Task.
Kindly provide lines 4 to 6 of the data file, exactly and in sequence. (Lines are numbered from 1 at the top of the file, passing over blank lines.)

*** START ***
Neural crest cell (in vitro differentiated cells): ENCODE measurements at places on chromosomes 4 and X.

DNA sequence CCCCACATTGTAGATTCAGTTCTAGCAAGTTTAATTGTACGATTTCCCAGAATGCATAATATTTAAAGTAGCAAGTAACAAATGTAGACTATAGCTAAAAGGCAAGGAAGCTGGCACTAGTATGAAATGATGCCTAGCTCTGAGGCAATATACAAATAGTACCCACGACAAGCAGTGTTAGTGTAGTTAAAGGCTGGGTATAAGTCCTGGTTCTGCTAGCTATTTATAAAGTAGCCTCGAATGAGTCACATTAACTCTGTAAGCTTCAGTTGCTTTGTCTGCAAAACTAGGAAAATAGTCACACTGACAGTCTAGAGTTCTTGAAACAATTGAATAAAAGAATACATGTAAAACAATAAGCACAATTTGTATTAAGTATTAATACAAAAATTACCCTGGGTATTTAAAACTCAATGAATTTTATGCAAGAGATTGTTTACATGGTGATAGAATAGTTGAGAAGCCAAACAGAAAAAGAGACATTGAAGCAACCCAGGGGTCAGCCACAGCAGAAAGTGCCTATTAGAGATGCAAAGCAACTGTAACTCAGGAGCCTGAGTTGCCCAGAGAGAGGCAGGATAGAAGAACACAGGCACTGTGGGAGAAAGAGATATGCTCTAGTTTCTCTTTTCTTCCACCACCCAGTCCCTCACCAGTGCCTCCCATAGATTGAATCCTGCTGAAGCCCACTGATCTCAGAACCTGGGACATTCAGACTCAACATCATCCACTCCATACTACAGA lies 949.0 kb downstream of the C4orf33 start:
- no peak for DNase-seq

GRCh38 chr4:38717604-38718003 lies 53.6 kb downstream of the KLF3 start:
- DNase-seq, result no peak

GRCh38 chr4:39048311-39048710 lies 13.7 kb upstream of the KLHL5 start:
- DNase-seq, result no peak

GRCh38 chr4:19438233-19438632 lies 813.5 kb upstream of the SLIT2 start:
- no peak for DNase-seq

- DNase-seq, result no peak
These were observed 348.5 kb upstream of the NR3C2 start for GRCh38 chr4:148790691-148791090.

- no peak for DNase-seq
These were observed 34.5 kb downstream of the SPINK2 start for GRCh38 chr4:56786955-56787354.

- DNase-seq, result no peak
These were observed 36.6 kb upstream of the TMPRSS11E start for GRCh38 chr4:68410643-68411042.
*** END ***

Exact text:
GRCh38 chr4:38717604-38718003 lies 53.6 kb downstream of the KLF3 start:
- DNase-seq, result no peak

GRCh38 chr4:39048311-39048710 lies 13.7 kb upstream of the KLHL5 start: